The list helped me wrangle my energy and focus

While working with a “to-don’t” list, I noticed I was more naturally aware of what times of day and which areas I was pouring more of my bandwidth into. With the awareness of which activities were not adding to my day, I was able to identify pockets where my energy was at its best and my focus at its sharpest—for me that’s typically during the morning and sometimes, a last-minute jolt before the end of my work day.

According to Saunders, this awareness can be particularly useful for those who are feeling the strain of too much time working from home or those who just would like a novel approach to scheduling. “I think a to-don’t list is helpful if you’re working remotely,” she says. “A lot of times our minds wander because we’re simply bored and seeking stimulation. Knowing what your unhealthy patterns may be when you’re bored, and preemptively limiting them, can help you to make better choices in the moment. ”


Further, I noticed the more mundane, non-work-related tasks on my to-do list often led me to waste time and energy. Certain activities, like making appointments or restocking a household item through an online order, served my schedule better if they were automated or completed in a batch. Otherwise I found myself going down a rabbit-hole doing a spontaneous home-cleaning, or sinking into an overly leisurely break after completing a non-work chore.

With my list of “no-no’s” placed physically in front of me, I was able to more effectively monitor unhealthy habits, which I originally thought were completely productive. This included spending too much time in my inbox. The examination lead me to take up more intentional, “10-second skims” of messages, and only respond to the relevant ones. I also noticed my “to-don’t list” helped me cut back on task-switching, further emphasizing the toll hopping around among responsibilities can have on your resolve and focus. By catching sight of my list, I was able to save myself from an afternoon of only half-completing tasks.

The list lead me to more wins and fewer afternoon slumps

By frequently referring to this list of avoidable behaviors, I not only refined where I put my  energy, but also increased my feeling of accomplishment at the end of the day. Something can be said for being able to look over your list of “to-don’t’s” and not crossing them off, but congratulating yourself on the self-control needed to follow them. I felt less defeated, since I didn’t have an entire collection of tasks to address by late-afternoon. Moreover, my “to-don’t” bulletin made me aware of why it was I hit a wall. For example, one day, I was feeling especially drained and looked over my list, and saw I had failed to address number three on my list: “Don’t go overboard on carbohydrates at lunch.”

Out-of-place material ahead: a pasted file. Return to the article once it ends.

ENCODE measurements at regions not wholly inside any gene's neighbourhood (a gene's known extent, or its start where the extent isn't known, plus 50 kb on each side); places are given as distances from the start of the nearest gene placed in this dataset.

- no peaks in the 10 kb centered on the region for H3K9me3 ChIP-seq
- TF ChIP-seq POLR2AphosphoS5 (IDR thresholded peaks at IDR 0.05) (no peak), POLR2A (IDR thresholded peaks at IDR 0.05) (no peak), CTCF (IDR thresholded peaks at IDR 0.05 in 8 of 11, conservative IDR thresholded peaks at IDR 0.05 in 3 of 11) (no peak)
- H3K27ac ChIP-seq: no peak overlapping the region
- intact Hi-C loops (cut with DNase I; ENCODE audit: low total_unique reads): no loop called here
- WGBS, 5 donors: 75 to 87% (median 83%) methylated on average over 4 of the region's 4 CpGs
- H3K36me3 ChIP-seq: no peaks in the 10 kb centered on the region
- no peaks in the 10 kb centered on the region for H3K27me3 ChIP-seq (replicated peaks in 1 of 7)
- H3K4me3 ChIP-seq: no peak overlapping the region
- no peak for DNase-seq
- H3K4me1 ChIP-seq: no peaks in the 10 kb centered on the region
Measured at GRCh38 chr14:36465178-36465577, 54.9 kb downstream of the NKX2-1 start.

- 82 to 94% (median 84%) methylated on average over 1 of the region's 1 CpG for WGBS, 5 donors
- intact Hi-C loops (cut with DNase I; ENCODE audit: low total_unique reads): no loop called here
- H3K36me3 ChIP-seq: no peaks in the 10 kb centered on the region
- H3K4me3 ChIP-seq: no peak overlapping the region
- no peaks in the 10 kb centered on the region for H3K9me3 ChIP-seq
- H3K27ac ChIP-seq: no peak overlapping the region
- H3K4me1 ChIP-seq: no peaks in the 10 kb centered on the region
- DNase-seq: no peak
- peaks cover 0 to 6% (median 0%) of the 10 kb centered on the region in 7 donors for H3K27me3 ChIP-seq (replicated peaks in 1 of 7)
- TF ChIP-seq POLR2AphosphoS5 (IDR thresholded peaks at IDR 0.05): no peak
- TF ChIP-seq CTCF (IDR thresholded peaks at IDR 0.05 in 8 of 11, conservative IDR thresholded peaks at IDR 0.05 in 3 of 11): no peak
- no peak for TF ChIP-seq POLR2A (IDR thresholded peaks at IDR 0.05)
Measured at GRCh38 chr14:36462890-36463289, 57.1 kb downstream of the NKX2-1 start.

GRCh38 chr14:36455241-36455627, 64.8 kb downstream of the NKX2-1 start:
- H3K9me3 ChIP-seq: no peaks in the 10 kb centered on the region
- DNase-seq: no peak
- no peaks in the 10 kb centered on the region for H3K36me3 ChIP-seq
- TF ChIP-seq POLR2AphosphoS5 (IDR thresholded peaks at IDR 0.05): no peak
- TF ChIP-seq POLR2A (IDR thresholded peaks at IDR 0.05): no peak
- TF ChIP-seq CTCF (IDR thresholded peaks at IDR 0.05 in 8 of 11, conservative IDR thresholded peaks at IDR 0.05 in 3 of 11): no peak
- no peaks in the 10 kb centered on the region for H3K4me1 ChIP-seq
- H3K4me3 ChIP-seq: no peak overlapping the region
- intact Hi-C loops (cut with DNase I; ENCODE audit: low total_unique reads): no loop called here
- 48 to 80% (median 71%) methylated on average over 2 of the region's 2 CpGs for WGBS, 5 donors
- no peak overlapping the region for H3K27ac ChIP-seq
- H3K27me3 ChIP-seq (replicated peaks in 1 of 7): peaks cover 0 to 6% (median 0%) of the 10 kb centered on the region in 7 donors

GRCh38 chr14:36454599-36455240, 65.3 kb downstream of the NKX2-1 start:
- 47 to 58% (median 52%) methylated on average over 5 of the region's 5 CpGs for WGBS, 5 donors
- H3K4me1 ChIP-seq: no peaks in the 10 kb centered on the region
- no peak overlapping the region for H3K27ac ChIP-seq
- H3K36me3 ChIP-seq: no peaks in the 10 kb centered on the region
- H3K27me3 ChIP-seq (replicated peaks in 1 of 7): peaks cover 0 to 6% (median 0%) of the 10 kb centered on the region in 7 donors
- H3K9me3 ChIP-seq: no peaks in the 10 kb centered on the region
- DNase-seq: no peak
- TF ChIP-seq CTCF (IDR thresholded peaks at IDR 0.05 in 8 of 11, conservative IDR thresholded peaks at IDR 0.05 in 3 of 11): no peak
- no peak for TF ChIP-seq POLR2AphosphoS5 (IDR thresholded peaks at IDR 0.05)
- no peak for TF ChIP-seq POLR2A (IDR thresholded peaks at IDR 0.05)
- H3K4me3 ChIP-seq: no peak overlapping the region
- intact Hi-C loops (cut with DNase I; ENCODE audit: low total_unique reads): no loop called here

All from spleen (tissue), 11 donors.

Saunders says that a to-don’t list is helpful because it can pull us out of a rut of unproductive activities, many of which we may unconsciously repeat. “Sometimes we do these activities because they’re easy, tempting, or simply a habit, but they’re [usually] not satisfying.”

For many remote workers like myself, a more constrained and less socially engaging work space has increased the time I spend online, even when I tell myself, “Diana, you’re off the clock now.” In this way, a to-don’t list’s help set guardrails between my work and leisure time, further adding to the technique’s benefits.


Saunders agrees this blurring of boundaries is one reason to turn to a “to-don’t list” for intervention. She says, “I’ve heard many [people and clients] say that they’ve cut back dramatically on social media and news in the last few months and all feel much better. With the influx of information so readily available on many things [from] our day-to-day lives, we have to learn where and how to set limits.

The limitations of a to-don’t list

Overall, I found the to-don’t list to be a helpful experiment in that it helped me cherry-pick the bad behaviors in my day. However, it left me a bit wanting for the bigger priorities that keep me focused on and aware of my goals. I could see a to-don’t list serving as a friendly list of reminders for when my responsibilities were piling up, and when both avenues of work and life were feeling particularly chaotic. Since it doesn’t change dramatically from week to week, it won’t really replace your to-do list, but it can help you identify and streamline your daily priorities.

About the author

Diana is an assistant editor for Fast Company's Work Life section. Previously, she was an editor at Vice and an editorial assistant at Entrepreneur